And real or not, that should be no surprise. To a large extent, Ivanka and her husband are a double act. For years, Donald Trump identified if anything as a Democrat, and some of that must have rubbed off on his daughter. Jared Kushner too came from a Democrat-leaning background, and in New York, friends say, the couple after their marriage in 2009 moved in a broadly liberal milieu.

In her case, the affinities were obvious. Ever polished and poised and an accomplished businesswoman to boot, she was and remains good friends with Chelsea Clinton. Most lingering doubts as to where she saw herself on the political map were dispelled by her speech to the Republican convention last summer.

“Like many of my fellow millennials, I do not consider myself categorically Republican or Democrat,” 35-year-old Ivanka began. “I vote based on what is right, for my family and my country. Sometimes it’s a tough choice.” As an exercise in branding, it was brilliant, and a Republican Party lost in an identity crisis cheered her to the rafters. It didn’t do her father any harm either.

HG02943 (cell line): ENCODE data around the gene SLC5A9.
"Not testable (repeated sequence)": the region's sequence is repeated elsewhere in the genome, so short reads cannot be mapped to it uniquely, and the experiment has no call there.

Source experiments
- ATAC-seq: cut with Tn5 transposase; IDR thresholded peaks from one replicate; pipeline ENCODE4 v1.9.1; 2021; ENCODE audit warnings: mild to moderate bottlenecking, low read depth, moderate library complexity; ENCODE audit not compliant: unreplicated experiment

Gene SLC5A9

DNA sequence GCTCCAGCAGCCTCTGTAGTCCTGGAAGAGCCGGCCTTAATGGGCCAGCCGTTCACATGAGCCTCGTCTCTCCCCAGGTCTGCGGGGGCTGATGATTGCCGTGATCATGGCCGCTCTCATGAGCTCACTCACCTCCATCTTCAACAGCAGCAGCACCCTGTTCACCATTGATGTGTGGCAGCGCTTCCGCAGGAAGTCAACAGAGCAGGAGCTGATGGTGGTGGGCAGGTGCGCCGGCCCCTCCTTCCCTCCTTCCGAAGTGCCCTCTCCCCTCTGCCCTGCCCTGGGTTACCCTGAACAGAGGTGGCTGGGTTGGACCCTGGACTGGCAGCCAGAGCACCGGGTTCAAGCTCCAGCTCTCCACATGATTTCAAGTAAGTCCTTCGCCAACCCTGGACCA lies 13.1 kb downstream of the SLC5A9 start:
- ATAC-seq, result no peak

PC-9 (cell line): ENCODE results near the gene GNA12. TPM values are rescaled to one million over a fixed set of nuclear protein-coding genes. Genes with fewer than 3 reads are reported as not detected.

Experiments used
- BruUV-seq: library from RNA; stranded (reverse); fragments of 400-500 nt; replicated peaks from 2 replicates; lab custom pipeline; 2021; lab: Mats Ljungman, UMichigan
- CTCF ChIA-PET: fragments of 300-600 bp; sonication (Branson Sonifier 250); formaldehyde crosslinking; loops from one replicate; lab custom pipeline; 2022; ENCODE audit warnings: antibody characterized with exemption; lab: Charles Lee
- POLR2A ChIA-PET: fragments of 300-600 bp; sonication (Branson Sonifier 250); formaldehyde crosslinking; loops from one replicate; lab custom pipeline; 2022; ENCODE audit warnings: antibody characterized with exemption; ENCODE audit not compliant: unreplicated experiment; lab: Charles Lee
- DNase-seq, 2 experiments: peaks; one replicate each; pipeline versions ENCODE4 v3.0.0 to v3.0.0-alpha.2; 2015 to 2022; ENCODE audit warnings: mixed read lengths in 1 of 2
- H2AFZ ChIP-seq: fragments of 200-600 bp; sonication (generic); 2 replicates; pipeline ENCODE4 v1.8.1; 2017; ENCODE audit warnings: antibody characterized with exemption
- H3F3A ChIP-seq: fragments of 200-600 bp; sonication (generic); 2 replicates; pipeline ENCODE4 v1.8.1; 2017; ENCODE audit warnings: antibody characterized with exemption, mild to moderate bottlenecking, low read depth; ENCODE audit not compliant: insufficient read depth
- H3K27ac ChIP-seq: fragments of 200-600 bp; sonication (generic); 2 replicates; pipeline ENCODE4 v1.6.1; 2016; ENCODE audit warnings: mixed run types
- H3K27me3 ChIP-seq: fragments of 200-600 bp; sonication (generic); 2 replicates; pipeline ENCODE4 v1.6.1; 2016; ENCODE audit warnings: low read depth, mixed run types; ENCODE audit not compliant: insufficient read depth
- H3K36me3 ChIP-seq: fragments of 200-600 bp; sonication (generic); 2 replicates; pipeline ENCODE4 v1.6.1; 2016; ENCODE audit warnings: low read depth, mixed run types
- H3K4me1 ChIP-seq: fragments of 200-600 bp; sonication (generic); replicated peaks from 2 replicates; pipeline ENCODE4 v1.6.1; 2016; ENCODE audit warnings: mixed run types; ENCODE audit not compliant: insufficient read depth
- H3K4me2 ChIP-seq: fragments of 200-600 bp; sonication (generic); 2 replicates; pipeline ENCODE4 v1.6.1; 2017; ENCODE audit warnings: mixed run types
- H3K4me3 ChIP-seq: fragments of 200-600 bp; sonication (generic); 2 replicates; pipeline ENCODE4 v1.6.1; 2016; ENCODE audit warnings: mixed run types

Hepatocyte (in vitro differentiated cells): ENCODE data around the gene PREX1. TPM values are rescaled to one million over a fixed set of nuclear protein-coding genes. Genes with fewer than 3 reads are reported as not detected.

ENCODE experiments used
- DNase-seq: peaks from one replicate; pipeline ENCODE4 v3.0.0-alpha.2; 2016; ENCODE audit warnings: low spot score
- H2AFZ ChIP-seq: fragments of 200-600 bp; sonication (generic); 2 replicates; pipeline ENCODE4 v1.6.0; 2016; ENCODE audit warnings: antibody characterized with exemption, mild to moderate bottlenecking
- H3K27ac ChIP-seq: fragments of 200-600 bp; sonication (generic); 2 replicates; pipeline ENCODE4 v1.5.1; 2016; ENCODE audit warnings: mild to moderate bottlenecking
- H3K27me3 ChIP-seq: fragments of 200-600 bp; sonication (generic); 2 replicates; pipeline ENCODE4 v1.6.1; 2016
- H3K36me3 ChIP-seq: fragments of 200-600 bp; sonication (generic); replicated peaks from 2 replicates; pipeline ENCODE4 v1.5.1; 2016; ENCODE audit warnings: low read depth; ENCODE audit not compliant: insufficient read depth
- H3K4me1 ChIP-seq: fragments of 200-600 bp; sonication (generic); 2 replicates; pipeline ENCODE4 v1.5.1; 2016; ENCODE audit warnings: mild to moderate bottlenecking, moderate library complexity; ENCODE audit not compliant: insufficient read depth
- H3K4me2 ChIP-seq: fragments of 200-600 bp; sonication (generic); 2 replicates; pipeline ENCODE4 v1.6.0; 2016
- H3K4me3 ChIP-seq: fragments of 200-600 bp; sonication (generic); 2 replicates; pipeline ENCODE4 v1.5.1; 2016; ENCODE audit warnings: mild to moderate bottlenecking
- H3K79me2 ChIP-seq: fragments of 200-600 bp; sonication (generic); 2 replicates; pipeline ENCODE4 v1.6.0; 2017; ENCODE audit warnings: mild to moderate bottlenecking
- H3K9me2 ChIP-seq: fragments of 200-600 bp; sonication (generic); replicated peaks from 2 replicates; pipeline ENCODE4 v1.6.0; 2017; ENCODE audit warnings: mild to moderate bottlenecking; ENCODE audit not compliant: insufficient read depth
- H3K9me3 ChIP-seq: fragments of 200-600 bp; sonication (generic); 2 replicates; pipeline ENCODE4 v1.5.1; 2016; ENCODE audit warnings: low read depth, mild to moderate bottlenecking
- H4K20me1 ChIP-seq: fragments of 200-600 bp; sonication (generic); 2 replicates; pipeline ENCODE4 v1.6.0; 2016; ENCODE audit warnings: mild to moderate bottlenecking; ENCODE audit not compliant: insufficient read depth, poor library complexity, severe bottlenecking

But Kushner, whose own family made a fortune in real estate, soon became family to Trump in his own right. He offered absolute loyalty, while his father-in-in law came to appreciate the soft-spoken Kushner’s discretion (he’s given just one press interview in a couple of years), his good judgement and his ability to get on with people.

But not until the campaign, it seems, did the son-in-law experience true political conversion. Kushner started out in charge of Trump’s shoestring digital operations. By its end, he was de facto campaign manager, and during the transition a major influence in many of the President-elect’s most important personnel decisions. Now he’s one of those power centres in the White House, privy to virtually every conversation that matters – and, by dint of his Jewish faith (to which Ivanka converted at marriage) and the trust Trump places in him, apparently in charge of US policy in the Middle East as well. And just like his wife, he tends to be seen as a voice of moderation.

So here we are in the age of Ivanka. Maybe it won’t last long, and sceptics will claim that for all the nice fuzzy feelings she may inspire in the rest of us, what the White House actually decides reflects the views of Bannon – or worse, that the daughter’s appointed role is merely to win over independents to the Trump cause.

But maybe not. Family and family loyalty have always been the glue that binds Trumpworld. The Trump Organisation is a private company, subject to minimum disclosure rules. Deferring to a troublesome board, long formal conferring with appointed senior executives is not the Trump way. If he trusts anything, it’s family – which is why Ivanka could yet prove the most powerful first daughter in US history.